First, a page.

NEW YORK CITY—Yesterday we looked at the idea that with interest rate increases on the horizon, the safest commercial real estate assets were value-add and opportunistic ones.

That, at least, was one conclusion of the Q2 2014 United Realty/Zogby Real Estate Confidence Index, in which 45% of respondents said they were anticipating a 50 basis-point increase, and 15% anticipating increases of more than 100 basis-points in the 10-Year Treasury.

And that conclusion is, as many respondents to our informal survey said, common sense. To recap, here is how Peter Muoio, chief economist at Auction.com explained it to GlobeSt.com.

Opportunistic/value add opportunities are likely to better weather rising interest rates because the going-in cap rates are generally less compressed, he says. “The NOI growth needed to counterbalance rising cap rates, to the extent increasing interest rates puts upward pressure on caps, is geometrically higher the lower the going-in cap rate,” he says,

“Additionally the property-specific turnaround potential provides investors with return potential beyond market-driven property segment valuation changes.”

That said, there is plenty of room for nuance, if not outright disagreement.

Jim Evans of Friedland Realty Advisors, for instance, agrees value add will work in this situation, but so will other select assets. “Other properties that would be able to withstand a higher interest rate environment would be those where the expenses are stopped, such as NNN type deals, and the leases have bumps in the rent that will protect the landlords exposure to increased debt service,” he tells GlobeSt.com.

Ross Yustein, chair of the real estate practice at Kleinberg Kaplan in New York City, also says that while opportunistic and value-add assets would work, so would other property types and activities.

“Many of my clients are taking on the risk of ground-up development projects for the better potential returns they can provide,” he tells GlobeSt.com. “These projects have come in a variety of sectors, including luxury hotels and high end condos in Manhattan, mid-level apartment rentals in growing smaller cities, and medical office and retail properties in a number of states. “

Also, he continues, some of his clients see medical office as a particularly good way to combine the value-add that construction brings with a sector that has unique factors working in its favor.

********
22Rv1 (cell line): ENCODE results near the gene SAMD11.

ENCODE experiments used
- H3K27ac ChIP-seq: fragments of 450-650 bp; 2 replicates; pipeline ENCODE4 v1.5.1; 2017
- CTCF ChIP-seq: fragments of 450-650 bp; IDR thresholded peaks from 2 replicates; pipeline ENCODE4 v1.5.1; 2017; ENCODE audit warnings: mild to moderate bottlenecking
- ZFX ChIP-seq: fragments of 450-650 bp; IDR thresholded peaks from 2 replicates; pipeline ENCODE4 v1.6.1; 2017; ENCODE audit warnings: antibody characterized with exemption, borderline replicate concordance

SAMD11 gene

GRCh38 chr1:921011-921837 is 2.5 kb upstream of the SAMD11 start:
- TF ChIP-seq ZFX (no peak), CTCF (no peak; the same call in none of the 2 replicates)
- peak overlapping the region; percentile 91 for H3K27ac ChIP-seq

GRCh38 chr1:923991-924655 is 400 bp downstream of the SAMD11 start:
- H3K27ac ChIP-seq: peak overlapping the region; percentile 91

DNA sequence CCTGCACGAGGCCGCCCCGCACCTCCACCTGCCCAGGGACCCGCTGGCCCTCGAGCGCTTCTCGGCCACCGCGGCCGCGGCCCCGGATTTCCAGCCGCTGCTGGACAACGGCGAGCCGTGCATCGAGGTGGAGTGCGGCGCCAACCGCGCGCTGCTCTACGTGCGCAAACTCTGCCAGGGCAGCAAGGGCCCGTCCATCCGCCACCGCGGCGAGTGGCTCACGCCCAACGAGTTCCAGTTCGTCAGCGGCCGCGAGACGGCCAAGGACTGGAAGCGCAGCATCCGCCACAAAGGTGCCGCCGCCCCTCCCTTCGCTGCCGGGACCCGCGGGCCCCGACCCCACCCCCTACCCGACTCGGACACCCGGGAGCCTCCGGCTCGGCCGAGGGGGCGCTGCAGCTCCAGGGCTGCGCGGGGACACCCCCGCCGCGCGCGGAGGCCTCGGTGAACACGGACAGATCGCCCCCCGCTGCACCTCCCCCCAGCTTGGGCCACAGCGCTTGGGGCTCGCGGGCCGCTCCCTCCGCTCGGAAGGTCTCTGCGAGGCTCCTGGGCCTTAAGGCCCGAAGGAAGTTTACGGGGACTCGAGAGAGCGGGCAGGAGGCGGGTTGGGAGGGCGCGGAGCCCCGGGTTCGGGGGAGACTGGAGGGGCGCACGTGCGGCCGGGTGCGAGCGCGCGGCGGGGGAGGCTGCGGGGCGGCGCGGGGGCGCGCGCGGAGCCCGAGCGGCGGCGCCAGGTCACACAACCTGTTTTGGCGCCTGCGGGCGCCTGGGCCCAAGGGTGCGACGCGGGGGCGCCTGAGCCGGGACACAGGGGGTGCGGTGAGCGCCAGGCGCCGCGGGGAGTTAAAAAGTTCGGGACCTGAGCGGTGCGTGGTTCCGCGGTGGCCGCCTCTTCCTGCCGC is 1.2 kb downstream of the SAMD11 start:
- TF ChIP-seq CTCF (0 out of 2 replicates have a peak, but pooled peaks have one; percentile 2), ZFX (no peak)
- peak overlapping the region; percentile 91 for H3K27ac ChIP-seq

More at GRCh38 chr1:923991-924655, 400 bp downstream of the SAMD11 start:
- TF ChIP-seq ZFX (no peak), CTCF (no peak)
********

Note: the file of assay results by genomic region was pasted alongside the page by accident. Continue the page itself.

Scott Crowe, Global Portfolio Manager of the Resource Real Estate Diversified Income Fund in New York City, also says opportunistic and value-add properties could be “appealing” in a higher interest rate environment, but he is quick to add these investments should be made on a case by case basis.

Instead, the best opportunity to generate consistent returns with reliable yield and growth, he tells GlobeSt.com, will be a diversified approach to real estate investments, such as a diversified income fund whose portfolio is divvied up among three different types of CRE investments: traded equity, real estate credit and direct real estate.

Crowe, it must be noted, manages just such a fund, but he makes his case well.

Traded equity, or publicly traded REITs offer higher levels of growth, liquidity and access to a more global opportunity set, he explains. Real estate credit can offer higher security and income and direct real estate offers higher levels of capital stability and attractive income.

But this three-pronged approach is not necessarily simple, Crowe continues—the allocation has to be just right in order to balance the upside against the downside.

“Real estate credit is potentially one of the most sensitive to interest rates due to the often fixed interest rate of these investments,” he says. “Reducing this risk requires larger allocations to floating rate debt and shorter durations to decrease interest rate sensitivity. Private real estate requires reduced exposure to non-traded REITs due to their heavy net lease exposure, which are long duration leases with little to no rental increases.

Instead, he says, a smart play would be to increase allocation to private equity real estate, which has a track record of rising rents and capital value growth in addition to moderate yield.

Publicly traded REITs should be used to hedge interest rates by investing in real estate companies that will benefit the most from a rising interest rate environment, such as hotels, residential, international, CBD office and industrial, he says. However he also warns investors not to rely heavily on publicly traded REITs to deliver yield “as high yielding REITs can be very interest rate sensitive due to both yield surrogate nature and earnings growth link to cost of capital.”

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Please come back tomorrow for part 3 of this article.